One last thing, Link.” Zelda said, “I… I’m not sure but…” She hesitated, looking at the spear resting in the corner, “That weapon is a sealed demon, sealed in such a way that… It was meant to be released upon it’s sealer’s death as a last act of vengeance.”

Link stared. There was no sound in the room, none at all.

Heraji is not dead.”

- Shores -

Many miles south and east of Castletown, Link and his self-appointed companion struggled through the foot hills of the South Ridge. Link pondered Zelda’s revelation in silence- and as his traveling companion did not seem inclined to conversation either, all was silent but for the wind.

The roads were empty, framed by steep overhangs of rock that Link eyed warily. However, once more they went unmolested by the wolves, or any other manner of monster.

That changed the second day out. About mid-morning Link became aware of the presence of a spell, something strong, but meant to scare off someone not attuned to magic- and obscure the sight one those that were. He reined in Epona and sniffed the air coming down from the mountain.

Behind them Sheik snickered softly, gray and pale blue cloth almost invisible on the hill, like a curl of smoke following in their wake. Only his hair stood out, pale yellow against the brown of the dead bushes around them.

“You’re starting to catch it, eh?”

“It smells… sulfur?” Link tested the word. Whatever the spell, it irritated him in a way he couldn’t quite give name to. A smell that repulsed and made his eyes water. He had smelt something like it once before- in the depths of the Arbiter’s grounds. The memory of that haunted place alone made the hair on the back of his neck stand on end.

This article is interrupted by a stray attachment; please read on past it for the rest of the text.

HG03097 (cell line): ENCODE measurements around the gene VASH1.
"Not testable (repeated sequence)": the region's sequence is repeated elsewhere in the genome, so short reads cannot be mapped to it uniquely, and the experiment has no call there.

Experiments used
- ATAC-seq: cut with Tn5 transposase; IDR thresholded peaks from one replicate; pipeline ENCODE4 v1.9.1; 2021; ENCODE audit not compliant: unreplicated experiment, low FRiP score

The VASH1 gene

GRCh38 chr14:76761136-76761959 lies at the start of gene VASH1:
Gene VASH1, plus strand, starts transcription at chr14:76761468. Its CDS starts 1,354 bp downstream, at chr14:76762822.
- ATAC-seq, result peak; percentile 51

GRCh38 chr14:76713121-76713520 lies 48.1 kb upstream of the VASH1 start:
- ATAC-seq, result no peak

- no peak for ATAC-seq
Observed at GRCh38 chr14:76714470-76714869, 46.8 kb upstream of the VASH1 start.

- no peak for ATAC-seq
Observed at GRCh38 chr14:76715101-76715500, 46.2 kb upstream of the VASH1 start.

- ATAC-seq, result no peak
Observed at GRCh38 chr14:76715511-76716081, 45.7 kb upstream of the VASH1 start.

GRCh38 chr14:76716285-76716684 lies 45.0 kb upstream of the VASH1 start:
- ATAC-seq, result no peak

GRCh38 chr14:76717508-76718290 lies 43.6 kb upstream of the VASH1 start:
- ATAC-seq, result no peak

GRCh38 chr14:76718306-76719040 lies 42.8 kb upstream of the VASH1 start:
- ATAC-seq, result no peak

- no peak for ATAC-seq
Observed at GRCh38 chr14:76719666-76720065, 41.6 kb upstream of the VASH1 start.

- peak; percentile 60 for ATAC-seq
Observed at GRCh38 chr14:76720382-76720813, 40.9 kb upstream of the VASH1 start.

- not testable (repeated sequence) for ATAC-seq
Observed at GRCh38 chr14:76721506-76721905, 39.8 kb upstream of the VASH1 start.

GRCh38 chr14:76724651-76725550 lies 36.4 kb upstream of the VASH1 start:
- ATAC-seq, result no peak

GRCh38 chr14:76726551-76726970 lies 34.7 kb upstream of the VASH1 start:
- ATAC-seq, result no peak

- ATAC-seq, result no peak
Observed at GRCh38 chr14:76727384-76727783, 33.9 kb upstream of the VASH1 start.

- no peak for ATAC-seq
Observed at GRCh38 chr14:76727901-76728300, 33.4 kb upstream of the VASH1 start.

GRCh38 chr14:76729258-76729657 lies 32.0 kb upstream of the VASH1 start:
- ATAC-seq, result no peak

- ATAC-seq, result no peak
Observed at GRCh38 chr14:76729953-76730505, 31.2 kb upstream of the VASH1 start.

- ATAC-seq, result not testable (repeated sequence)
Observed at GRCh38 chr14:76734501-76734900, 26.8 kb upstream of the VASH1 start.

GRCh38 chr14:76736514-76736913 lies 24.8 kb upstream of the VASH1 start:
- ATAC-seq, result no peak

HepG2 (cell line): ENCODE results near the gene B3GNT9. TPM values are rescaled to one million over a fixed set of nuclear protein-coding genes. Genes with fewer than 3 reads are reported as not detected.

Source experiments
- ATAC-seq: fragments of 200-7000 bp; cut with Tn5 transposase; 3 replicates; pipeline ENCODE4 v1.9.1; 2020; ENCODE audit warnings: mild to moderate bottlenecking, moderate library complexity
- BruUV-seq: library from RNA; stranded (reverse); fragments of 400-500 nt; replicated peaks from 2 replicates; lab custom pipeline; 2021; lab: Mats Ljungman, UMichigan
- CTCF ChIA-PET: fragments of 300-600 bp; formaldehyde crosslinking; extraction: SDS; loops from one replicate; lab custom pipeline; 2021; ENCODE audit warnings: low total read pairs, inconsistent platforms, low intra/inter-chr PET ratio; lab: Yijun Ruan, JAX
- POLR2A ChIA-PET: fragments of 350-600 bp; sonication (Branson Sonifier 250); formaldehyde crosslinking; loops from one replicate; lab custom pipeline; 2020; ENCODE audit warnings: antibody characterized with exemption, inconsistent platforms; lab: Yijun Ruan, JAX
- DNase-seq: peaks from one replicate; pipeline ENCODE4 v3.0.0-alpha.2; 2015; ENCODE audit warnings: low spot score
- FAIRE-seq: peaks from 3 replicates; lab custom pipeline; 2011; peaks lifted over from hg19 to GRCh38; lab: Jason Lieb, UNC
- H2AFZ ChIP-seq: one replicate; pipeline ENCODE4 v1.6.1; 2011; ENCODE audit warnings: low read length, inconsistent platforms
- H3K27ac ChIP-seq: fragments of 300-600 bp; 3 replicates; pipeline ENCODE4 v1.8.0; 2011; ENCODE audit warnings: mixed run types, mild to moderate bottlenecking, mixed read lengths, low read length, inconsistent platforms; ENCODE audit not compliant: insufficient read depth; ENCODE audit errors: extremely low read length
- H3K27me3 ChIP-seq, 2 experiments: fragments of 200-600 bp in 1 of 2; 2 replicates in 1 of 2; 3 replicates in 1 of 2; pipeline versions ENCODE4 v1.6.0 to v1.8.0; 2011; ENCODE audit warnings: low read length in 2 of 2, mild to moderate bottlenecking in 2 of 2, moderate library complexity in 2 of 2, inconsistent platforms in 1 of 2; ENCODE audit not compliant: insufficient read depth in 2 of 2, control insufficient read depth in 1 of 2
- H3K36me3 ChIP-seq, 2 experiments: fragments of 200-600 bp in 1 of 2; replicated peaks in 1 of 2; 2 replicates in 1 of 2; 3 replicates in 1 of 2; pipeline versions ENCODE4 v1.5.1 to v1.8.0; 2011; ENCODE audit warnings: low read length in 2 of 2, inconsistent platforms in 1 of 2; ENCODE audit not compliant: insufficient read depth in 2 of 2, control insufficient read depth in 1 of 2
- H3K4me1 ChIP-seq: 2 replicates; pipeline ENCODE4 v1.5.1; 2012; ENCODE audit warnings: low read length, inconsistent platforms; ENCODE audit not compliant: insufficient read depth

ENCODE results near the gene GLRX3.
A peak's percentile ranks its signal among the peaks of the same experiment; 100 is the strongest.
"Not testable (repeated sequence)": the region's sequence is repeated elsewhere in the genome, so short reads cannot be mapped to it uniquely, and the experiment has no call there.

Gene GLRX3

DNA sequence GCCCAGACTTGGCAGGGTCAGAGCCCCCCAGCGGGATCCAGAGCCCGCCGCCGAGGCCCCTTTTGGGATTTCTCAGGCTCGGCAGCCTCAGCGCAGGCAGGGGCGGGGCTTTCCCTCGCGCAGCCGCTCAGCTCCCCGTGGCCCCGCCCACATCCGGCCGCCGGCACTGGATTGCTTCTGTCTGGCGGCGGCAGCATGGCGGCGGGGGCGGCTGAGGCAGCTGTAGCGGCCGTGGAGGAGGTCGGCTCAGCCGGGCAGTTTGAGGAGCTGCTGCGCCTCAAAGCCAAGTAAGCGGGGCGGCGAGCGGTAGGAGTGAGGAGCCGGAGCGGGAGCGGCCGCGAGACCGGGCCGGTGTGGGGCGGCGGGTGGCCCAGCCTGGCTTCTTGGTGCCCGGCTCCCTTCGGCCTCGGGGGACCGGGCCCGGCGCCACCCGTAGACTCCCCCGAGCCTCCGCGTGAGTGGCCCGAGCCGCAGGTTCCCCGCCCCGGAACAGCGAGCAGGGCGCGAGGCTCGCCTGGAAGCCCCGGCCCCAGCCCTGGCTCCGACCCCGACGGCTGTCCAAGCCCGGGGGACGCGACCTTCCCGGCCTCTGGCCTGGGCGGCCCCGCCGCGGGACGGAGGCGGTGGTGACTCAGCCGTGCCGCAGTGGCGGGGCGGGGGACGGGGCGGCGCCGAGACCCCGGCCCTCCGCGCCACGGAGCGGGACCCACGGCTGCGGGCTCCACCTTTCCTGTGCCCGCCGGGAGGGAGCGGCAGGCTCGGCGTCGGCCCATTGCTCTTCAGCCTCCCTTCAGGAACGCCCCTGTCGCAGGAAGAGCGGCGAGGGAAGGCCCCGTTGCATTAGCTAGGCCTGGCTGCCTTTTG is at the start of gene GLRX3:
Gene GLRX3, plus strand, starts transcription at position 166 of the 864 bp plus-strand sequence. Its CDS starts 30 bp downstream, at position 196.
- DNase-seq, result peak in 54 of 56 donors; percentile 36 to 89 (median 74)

“An amateur’s spell, designed to entrap the unwary,” Sheik said, “are you any good at resisting magic?”

Link didn’t answer, instead his left hand clenched slightly, his mark flaring briefly, “I’ll manage.”

- Shores -

After they turned east off of South ridge the land became increasingly craggy and rugged, there was no path to follow- they trusted their mounts to choose their footing. The desolation only seemed to deepen, until they were standing on the lip of a sheer canyon, the rise of mountains at their fore and back. As Link studied the rocks below he recognized the skeletal remains of buildings, walls without roofs, the faintest impression of a road… Far up the mountains on the opposite side Link could see the proud stature of a lofty tower.